The current plastic waste crisis needs as much publicity and attention as it can get – and, fortunately, it is getting it more and more. A new campaign launched by the British media group LADbible aims to make a strong and lasting impression in the matter – by making patches of plastic trash recognized as a country, its accumulated amount being very comparable in size.

As part of the initiative, the group wants to have the so-called Trash Isles in the middle of the Pacific Ocean recognized by the United Nations as the 196th country in the world. What makes the isles stand out is, of course, that it’s not made of land but heaps of plastic waste – heaps the size of France and still growing!

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The idea might sound very strange, but it has the potential to draw official attention to the burning problem of plastic waste. “What better way is there to get world leaders to take notice of a problem than to stick it in front of their faces? Literally so – our application has to be read by all members of the UN Council,” writes LADbible.

Another part of the campaign is the fact that gaining nation status would offer the Trash Isles protection under the UN Environmental Charters. That is, if the isle became a country, other nations would be obliged to “co-operate in a spirit of global partnership to conserve, protect and restore the health and integrity of the Earth’s ecosystem” – and clean them up.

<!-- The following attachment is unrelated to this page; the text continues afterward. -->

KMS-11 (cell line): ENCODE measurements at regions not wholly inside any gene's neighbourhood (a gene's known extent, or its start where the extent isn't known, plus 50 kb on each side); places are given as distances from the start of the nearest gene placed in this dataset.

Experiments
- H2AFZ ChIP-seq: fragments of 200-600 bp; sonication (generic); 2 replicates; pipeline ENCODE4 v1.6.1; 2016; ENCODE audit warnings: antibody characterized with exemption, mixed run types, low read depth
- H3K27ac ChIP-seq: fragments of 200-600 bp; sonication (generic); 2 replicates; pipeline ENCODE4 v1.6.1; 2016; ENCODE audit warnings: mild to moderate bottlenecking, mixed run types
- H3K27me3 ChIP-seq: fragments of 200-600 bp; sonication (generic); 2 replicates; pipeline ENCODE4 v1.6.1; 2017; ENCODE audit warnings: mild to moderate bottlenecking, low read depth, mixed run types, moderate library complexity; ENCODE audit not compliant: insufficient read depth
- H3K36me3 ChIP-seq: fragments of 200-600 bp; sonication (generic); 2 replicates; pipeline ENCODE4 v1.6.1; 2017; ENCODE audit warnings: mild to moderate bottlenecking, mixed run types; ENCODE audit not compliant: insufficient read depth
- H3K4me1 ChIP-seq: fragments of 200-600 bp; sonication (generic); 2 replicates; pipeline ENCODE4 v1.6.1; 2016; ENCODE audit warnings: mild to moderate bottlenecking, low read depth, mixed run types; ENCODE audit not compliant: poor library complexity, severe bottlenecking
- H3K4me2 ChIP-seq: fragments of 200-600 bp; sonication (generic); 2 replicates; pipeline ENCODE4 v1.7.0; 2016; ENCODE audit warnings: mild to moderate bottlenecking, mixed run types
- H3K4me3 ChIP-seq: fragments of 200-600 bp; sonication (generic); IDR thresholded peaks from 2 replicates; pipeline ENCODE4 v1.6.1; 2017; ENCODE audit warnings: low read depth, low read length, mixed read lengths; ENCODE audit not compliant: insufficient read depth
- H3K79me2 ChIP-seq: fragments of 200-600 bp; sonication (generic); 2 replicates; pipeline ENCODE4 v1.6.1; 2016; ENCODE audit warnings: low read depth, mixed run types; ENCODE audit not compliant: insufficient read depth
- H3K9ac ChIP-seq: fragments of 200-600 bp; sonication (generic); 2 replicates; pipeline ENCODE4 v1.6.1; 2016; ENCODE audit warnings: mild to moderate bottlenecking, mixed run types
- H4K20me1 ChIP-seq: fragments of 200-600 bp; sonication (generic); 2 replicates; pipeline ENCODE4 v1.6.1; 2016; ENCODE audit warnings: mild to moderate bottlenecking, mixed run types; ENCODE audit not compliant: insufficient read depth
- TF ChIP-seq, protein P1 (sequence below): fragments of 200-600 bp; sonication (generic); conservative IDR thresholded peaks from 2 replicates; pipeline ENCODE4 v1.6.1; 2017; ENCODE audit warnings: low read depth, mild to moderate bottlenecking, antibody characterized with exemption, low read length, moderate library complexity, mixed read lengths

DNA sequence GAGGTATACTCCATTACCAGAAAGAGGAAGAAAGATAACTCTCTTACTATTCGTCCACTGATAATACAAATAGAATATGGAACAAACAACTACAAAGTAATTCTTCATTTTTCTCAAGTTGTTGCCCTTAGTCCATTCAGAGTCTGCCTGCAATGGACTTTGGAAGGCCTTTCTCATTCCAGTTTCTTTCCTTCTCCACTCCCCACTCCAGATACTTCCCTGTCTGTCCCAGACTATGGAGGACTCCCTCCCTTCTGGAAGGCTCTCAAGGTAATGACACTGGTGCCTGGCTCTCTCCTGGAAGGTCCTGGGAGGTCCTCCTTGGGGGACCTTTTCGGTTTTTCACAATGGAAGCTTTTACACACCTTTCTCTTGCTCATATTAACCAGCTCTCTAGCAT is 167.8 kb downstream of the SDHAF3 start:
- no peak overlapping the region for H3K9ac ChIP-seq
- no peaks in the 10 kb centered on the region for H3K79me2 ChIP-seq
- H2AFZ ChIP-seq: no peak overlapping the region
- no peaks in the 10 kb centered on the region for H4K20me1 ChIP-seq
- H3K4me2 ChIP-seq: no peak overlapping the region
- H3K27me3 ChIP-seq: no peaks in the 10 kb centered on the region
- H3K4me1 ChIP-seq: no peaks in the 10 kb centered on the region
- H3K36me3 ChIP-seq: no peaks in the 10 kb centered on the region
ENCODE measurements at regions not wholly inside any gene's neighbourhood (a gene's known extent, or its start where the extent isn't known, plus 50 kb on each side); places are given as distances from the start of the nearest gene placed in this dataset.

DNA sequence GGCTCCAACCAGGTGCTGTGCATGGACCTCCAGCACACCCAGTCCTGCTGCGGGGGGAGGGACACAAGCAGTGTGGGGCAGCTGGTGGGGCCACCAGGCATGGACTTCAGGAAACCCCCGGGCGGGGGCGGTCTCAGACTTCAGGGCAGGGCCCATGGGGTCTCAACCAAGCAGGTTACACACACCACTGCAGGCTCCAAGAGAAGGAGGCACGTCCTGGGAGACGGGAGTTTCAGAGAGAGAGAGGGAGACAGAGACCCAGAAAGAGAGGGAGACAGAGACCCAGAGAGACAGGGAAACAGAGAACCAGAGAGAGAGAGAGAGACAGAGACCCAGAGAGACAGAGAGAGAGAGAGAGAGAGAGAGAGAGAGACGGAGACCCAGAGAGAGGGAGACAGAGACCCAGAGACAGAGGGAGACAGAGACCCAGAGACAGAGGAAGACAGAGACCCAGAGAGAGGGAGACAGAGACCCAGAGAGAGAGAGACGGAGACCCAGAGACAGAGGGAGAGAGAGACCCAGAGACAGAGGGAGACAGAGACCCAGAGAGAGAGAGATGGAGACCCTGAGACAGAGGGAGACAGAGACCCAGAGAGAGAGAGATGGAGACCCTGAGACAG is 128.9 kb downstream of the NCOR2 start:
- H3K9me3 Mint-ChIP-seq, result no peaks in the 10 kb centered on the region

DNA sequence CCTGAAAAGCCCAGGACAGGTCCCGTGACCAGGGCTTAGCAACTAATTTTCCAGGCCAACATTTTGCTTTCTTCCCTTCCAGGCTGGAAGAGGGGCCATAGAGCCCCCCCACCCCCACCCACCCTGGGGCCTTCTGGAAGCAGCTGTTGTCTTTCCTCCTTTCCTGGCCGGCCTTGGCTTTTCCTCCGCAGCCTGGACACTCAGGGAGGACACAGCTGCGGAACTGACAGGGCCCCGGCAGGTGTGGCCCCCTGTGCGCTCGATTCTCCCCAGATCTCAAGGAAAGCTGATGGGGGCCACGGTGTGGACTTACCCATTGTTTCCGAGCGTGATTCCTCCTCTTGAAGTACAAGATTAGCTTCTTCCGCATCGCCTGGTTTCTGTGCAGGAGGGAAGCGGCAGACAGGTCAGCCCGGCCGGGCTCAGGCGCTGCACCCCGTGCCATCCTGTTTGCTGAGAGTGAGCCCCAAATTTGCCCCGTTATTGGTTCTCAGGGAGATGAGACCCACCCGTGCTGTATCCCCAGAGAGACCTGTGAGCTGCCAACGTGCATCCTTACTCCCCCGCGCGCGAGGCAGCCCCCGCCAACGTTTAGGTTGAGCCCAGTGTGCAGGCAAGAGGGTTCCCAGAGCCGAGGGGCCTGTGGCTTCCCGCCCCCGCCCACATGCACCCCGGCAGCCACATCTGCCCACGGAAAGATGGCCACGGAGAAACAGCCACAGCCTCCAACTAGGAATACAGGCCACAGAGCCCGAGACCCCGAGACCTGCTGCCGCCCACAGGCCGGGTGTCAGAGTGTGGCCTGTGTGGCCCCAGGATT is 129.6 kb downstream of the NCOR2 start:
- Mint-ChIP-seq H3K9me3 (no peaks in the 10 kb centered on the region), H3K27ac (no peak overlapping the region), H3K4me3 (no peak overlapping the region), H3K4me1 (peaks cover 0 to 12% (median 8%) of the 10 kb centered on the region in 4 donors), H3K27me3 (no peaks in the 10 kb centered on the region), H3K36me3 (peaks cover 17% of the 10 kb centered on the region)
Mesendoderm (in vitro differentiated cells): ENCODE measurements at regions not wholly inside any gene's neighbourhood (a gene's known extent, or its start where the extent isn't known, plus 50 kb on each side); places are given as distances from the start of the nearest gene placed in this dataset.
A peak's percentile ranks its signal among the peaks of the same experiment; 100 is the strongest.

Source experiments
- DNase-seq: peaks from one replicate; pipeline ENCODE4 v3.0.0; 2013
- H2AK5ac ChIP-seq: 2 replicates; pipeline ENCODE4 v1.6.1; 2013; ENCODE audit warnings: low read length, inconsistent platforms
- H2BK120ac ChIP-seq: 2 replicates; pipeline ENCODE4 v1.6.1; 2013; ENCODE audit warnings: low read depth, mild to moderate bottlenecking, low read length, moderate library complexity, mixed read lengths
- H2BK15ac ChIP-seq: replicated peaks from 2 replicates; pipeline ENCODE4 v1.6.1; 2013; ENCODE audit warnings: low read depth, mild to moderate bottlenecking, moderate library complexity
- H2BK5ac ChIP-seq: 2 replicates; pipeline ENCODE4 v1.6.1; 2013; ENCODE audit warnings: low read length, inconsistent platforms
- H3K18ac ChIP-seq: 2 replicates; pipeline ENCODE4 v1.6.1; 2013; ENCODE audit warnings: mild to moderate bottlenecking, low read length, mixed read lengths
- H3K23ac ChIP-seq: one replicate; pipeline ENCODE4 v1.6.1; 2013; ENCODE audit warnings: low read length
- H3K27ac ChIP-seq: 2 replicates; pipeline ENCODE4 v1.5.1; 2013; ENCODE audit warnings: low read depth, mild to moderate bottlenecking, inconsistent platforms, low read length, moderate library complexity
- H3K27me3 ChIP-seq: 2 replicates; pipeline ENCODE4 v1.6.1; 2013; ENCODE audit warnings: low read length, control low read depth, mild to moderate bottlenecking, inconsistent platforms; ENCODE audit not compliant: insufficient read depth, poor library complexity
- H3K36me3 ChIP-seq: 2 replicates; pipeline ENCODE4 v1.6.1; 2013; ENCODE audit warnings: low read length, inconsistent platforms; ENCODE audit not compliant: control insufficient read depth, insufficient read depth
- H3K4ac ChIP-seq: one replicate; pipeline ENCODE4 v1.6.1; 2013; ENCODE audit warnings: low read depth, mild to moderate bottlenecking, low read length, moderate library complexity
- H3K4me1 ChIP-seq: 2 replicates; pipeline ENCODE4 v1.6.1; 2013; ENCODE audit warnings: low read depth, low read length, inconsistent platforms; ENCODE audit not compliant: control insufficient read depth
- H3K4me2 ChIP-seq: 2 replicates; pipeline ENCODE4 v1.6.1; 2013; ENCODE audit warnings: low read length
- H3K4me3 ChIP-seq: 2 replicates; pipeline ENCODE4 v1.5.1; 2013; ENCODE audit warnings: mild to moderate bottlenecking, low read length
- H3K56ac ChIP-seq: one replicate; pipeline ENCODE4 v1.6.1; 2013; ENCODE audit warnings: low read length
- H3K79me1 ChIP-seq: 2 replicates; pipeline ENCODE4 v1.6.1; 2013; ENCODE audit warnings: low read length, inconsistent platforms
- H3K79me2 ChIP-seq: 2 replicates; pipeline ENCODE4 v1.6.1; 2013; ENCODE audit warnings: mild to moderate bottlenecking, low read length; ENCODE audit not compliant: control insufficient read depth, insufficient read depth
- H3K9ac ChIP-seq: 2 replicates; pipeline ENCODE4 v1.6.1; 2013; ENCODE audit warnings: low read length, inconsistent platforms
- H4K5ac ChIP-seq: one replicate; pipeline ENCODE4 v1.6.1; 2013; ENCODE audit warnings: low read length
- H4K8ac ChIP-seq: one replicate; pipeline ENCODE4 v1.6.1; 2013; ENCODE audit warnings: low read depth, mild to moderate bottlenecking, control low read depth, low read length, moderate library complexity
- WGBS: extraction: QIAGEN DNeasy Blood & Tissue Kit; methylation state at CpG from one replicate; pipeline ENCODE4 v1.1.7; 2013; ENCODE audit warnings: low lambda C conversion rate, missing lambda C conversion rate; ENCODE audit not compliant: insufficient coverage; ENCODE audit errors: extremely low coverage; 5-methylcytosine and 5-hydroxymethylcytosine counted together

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The LADbible states that, within the campaign, the Trash Isles now meet all of the requirements for becoming a country, although the details are not clear, the criteria being, among others, the existence of a government and a population. The isles are also meant to have the things every “real country” needs, including an official flag and a currency – called “debris.”

Among the campaign’s supporters are Al Gore (the country’s first honorary citizen) and British Olympic distance runner Mo Farah. The group has also launched a petition to accept the Trash Isles as an official country.

No matter what results it will bring, the project is an interesting – and much needed – marketing campaign for a better strategy and mindset when it comes to the production of and dealing with plastic. Every year, we produce around 300 million tons of plastic and 8.8 million tons of it end up in the oceans. The dangers the plastic pollution creates are very real and close to each of us – even if it seems otherwise.

To learn how to minimize your plastic waste footprint, check out One Green Planet’s #CrushPlastic campaign!

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Lead image source: Rich Carey/Shutterstock

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